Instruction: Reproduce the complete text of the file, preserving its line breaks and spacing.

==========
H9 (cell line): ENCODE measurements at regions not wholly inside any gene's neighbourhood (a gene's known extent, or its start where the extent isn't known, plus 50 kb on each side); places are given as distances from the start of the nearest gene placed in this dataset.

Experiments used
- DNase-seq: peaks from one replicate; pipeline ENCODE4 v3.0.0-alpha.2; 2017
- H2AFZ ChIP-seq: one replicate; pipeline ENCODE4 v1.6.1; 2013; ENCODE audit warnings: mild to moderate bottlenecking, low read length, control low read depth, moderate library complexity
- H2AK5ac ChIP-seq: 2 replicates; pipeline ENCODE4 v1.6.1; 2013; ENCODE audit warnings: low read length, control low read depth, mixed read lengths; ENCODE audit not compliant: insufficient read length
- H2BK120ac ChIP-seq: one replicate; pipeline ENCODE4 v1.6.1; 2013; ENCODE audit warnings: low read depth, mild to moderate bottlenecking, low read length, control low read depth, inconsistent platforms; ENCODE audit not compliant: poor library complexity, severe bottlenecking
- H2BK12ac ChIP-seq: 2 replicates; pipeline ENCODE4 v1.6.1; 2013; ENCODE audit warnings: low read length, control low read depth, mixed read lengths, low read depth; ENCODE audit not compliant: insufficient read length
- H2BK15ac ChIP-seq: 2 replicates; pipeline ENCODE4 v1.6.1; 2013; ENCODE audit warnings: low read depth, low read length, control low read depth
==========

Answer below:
H9 (cell line): ENCODE measurements at regions not wholly inside any gene's neighbourhood (a gene's known extent, or its start where the extent isn't known, plus 50 kb on each side); places are given as distances from the start of the nearest gene placed in this dataset.

Experiments used
- DNase-seq: peaks from one replicate; pipeline ENCODE4 v3.0.0-alpha.2; 2017
- H2AFZ ChIP-seq: one replicate; pipeline ENCODE4 v1.6.1; 2013; ENCODE audit warnings: mild to moderate bottlenecking, low read length, control low read depth, moderate library complexity
- H2AK5ac ChIP-seq: 2 replicates; pipeline ENCODE4 v1.6.1; 2013; ENCODE audit warnings: low read length, control low read depth, mixed read lengths; ENCODE audit not compliant: insufficient read length
- H2BK120ac ChIP-seq: one replicate; pipeline ENCODE4 v1.6.1; 2013; ENCODE audit warnings: low read depth, mild to moderate bottlenecking, low read length, control low read depth, inconsistent platforms; ENCODE audit not compliant: poor library complexity, severe bottlenecking
- H2BK12ac ChIP-seq: 2 replicates; pipeline ENCODE4 v1.6.1; 2013; ENCODE audit warnings: low read length, control low read depth, mixed read lengths, low read depth; ENCODE audit not compliant: insufficient read length
- H2BK15ac ChIP-seq: 2 replicates; pipeline ENCODE4 v1.6.1; 2013; ENCODE audit warnings: low read depth, low read length, control low read depth